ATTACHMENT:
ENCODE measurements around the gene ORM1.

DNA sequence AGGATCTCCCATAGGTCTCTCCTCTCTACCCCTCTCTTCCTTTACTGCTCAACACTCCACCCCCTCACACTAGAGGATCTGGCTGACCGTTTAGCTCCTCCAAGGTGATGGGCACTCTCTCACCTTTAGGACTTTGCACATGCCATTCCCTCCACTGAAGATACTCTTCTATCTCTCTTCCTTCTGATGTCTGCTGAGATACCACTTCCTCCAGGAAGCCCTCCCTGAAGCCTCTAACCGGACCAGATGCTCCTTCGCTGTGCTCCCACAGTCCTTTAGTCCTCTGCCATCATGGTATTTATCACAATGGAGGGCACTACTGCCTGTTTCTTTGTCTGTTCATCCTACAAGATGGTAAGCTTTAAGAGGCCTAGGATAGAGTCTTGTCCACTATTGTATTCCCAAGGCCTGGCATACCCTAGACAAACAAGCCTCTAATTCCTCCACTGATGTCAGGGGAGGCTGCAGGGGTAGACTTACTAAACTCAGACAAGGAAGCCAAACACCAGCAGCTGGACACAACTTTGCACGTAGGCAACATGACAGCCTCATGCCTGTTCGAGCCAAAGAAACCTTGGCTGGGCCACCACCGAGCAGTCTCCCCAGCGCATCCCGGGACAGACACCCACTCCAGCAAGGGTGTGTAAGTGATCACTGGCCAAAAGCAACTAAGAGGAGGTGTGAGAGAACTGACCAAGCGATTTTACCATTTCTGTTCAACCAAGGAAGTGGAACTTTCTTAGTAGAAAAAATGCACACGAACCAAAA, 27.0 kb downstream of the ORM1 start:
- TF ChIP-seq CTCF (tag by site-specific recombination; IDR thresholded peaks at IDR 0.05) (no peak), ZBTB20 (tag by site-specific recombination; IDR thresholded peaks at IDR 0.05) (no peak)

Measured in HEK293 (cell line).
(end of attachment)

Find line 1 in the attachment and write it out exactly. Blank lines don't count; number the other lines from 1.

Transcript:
ENCODE measurements around the gene ORM1.